Selected scientific publications on diving medicine and physiology.
Risk of decompression illness among 230 divers in relation to the presence and size of patent foramen ovale
Germonpre P, Balestra C.
BACKGROUND: The risk of developing decompression illness (DCI) in divers with a patent foramen ovale (PFO) has not been directly determined so far; neither has it been assessed in relation to the PFO's size.
METHODS :In 230 scuba divers (age 39+/-8 years), contrast trans-oesophageal echocardiography (TEE) was performed for the detection and size grading (0-3) of PFO. Prior to TEE, the study individuals answered a detailed questionnaire about their health status and about their diving habits and accidents. For inclusion into the study, > or =200 dives and strict adherence to decompression tables were required.
RESULTS: Sixty-three divers (27%) had a PFO. Overall, the absolute risk of suffering a DCI event was 2.5 per 10(4) dives. There were 18 divers (29%) with, and 10 divers (6%) without, PFO who had experienced > or =1 major DCI events P=0.016. In the group with PFO, the incidence per 10(4) dives of a major DCI, a DCI lasting longer than 24 h and of being treated in a decompression chamber amounted to 5.1 (median 0, interquartile range [IQR] 0-10.0), 1.9 (median 0, IQR 0-4.0) and 3.6 (median 0, IQR 0-9.8), respectively and was 4.8-12.9-fold higher than in the group without PFO (P<0.001). The risk of suffering a major DCI, of a DCI lasting longer than 24 h and of being treated by recompression increased with rising PFO size.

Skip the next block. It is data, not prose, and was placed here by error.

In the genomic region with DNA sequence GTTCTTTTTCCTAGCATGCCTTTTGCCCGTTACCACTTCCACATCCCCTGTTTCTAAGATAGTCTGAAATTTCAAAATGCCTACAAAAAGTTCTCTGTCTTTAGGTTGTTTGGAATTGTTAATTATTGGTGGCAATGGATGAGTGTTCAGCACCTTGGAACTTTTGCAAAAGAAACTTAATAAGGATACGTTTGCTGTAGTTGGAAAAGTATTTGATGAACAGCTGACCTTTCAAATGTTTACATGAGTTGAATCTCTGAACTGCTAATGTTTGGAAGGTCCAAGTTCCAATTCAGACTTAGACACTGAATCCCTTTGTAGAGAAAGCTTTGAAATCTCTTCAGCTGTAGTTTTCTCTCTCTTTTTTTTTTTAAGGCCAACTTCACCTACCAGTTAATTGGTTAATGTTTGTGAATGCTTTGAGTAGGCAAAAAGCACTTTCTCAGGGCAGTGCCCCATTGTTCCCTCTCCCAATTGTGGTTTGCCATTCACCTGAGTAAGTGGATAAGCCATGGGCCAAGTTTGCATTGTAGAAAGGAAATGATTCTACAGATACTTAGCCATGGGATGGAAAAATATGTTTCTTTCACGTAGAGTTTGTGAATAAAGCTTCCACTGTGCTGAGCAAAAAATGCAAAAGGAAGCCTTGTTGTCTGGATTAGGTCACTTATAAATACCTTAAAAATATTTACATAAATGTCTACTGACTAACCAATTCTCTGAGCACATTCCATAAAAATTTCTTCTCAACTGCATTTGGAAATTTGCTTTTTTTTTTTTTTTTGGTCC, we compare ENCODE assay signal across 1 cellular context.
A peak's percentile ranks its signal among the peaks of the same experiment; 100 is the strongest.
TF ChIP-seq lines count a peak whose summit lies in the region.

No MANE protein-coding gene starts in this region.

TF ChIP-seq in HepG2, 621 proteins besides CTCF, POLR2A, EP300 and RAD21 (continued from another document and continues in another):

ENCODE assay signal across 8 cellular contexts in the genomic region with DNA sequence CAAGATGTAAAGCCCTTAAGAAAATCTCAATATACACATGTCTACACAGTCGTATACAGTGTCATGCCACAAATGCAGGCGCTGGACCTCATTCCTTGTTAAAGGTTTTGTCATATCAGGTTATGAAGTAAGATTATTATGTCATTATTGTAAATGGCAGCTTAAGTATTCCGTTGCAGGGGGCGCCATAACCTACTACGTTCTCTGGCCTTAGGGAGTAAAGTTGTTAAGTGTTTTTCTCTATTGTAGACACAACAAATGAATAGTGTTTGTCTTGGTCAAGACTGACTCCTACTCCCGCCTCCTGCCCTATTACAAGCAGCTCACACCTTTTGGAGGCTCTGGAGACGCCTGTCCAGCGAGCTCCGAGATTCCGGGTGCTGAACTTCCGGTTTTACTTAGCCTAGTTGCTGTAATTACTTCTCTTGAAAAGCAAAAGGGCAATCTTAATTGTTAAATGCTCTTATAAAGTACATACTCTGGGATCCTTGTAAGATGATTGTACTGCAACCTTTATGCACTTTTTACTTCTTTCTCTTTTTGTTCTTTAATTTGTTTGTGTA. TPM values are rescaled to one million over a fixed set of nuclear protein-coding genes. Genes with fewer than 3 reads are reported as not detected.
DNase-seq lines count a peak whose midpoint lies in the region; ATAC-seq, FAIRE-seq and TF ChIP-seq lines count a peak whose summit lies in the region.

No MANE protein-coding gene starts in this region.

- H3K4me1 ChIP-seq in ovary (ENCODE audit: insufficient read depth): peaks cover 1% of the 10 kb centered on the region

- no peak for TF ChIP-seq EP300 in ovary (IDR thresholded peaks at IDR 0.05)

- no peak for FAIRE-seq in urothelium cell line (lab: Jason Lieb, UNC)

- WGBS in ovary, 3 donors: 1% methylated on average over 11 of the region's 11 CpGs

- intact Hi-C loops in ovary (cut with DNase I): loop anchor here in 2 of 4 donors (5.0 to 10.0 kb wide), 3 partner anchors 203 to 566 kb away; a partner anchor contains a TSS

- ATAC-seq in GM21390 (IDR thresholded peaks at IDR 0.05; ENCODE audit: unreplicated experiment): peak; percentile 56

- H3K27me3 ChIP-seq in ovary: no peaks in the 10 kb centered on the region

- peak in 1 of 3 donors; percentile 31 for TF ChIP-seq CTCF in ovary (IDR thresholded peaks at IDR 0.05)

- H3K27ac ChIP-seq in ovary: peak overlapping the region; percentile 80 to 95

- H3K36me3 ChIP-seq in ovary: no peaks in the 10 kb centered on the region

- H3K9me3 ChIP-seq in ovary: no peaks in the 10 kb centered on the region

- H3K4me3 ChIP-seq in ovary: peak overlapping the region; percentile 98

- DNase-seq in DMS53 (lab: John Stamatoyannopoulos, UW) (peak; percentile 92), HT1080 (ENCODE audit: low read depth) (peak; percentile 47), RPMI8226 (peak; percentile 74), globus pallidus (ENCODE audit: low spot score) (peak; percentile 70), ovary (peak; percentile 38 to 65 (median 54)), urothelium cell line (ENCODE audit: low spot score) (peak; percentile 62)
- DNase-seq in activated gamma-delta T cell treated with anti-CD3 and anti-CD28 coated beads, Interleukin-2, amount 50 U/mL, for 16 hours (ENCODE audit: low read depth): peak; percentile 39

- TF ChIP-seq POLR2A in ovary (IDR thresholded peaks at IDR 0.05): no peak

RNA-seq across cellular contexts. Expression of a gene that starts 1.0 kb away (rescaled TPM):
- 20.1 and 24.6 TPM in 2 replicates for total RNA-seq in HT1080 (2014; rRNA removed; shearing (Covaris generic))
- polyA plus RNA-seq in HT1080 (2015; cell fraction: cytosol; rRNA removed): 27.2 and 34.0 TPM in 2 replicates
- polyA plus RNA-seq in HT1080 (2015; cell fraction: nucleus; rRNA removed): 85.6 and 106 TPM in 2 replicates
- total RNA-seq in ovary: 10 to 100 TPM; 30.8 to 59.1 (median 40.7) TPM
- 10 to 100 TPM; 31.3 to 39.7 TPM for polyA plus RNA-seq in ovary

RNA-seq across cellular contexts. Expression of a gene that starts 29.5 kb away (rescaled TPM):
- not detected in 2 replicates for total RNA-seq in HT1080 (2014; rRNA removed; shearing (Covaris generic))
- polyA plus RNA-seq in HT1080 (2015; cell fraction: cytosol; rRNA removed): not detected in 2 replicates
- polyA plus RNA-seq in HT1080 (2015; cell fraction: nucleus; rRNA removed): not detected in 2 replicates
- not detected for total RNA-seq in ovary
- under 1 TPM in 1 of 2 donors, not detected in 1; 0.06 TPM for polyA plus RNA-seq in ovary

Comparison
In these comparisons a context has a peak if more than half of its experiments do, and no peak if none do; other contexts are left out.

CONCLUSION: The presence of a PFO is related to a low absolute risk of suffering five major DCI events per 10(4) dives, the odds of which is five times as high as in divers without PFO. The risk of suffering a major DCI parallels PFO size.
Evidence for increasing patency of the foramen ovale in divers
Germonpre P, Hastir F, Dendale P, Marroni A, Nguyen AF, Balestra C.
Using a standardized contrast-enhanced transesophageal echocardiographic technique, a group of divers was reexamined for the presence and size of patent foramen ovale (PFO) 7 years after their initial examinations. Unexpected but significant increases in the prevalence and size of PFO were found, suggesting a possible increasing risk for decompression sickness in these divers over time.
The purpose of this study was to define the optimal irradiation conditions of a KTP laser during root planing treatment.
METHODS: The surfaces of 60 single-root human teeth were scaled with conventional instruments before lasing. The pulpal temperature increase was measured by means of one thermocouple placed in the pulp chamber and a second one placed on the root surface at 1 mm from the irradiation site. The influence of variables of coloration by Acid Red 52 (photosensitizer), scanning speed, dentin thickness, and probe position was analyzed for a constant exposure time of 15 sec and 500 mw (spot size diameter, 0.5 mm). The pulpal temperature was below 3 degrees C for the adjustments.
Serum erythropoietin levels in healthy humans after a short period of normobaric and hyperbaric oxygen breathing: the "normobaric oxygen paradox"